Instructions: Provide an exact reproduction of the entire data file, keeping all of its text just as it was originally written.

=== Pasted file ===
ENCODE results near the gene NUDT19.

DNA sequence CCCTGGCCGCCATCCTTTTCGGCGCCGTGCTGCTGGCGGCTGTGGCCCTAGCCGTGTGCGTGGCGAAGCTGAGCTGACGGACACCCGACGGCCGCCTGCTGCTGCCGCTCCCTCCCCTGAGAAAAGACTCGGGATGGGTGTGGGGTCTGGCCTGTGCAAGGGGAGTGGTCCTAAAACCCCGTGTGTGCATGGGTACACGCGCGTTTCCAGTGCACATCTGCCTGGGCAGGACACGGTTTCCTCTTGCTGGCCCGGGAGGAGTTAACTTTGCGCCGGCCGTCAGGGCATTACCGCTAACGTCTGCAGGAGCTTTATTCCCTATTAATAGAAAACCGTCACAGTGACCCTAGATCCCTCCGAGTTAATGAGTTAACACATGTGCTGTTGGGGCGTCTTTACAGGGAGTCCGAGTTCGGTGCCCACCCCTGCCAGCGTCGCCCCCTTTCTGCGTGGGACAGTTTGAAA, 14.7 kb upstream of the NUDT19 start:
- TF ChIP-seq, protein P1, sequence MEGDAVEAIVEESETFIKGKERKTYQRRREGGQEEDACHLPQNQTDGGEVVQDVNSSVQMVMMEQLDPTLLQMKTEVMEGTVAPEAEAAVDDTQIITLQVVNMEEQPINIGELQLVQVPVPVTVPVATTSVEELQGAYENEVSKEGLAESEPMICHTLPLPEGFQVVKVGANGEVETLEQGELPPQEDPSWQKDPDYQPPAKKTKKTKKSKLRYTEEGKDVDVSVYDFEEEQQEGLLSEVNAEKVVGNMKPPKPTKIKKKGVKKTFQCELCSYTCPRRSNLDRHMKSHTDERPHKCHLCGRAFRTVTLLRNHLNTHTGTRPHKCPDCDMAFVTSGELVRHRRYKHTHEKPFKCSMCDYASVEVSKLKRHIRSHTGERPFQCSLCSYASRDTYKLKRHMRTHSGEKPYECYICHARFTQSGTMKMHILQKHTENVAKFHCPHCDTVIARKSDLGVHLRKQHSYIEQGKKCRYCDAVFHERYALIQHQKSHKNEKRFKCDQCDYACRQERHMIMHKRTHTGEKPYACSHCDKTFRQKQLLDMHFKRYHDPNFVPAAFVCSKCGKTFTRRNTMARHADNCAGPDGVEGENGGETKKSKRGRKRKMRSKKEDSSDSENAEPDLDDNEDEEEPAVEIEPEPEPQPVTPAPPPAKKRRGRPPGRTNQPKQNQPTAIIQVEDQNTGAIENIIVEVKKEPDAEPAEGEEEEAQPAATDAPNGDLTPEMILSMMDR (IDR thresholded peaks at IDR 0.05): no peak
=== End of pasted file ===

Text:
ENCODE results near the gene NUDT19.

DNA sequence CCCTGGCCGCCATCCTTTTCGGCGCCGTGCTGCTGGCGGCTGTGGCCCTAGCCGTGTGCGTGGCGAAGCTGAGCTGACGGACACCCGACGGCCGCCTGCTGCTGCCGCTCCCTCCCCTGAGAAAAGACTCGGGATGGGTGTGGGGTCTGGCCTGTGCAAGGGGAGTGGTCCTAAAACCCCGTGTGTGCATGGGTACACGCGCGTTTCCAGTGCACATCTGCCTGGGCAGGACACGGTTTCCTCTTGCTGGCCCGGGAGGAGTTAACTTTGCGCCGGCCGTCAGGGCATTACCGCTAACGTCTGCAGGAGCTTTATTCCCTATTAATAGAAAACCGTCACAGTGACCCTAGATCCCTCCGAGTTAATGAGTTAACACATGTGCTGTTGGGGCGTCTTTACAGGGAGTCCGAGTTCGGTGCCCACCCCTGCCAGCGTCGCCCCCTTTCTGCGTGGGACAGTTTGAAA, 14.7 kb upstream of the NUDT19 start:
- TF ChIP-seq, protein P1, sequence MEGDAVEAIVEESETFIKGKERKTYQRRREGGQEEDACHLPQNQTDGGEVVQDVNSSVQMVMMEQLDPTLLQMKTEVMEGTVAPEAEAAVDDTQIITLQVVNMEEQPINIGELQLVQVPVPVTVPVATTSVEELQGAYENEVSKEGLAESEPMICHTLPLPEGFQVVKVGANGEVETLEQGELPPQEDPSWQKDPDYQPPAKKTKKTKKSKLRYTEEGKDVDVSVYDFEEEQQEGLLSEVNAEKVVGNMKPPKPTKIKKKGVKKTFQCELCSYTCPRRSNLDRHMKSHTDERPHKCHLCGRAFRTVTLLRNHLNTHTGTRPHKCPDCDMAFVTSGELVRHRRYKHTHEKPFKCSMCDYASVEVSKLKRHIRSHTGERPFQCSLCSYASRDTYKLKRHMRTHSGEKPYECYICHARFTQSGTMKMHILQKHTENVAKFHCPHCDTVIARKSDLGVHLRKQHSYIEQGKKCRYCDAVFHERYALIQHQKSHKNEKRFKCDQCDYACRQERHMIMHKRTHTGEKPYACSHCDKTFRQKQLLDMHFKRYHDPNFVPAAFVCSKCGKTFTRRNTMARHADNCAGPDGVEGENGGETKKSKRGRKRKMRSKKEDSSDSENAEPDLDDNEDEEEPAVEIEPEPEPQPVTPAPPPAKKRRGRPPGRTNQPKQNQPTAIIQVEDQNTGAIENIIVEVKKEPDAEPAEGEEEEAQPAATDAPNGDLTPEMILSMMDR (IDR thresholded peaks at IDR 0.05): no peak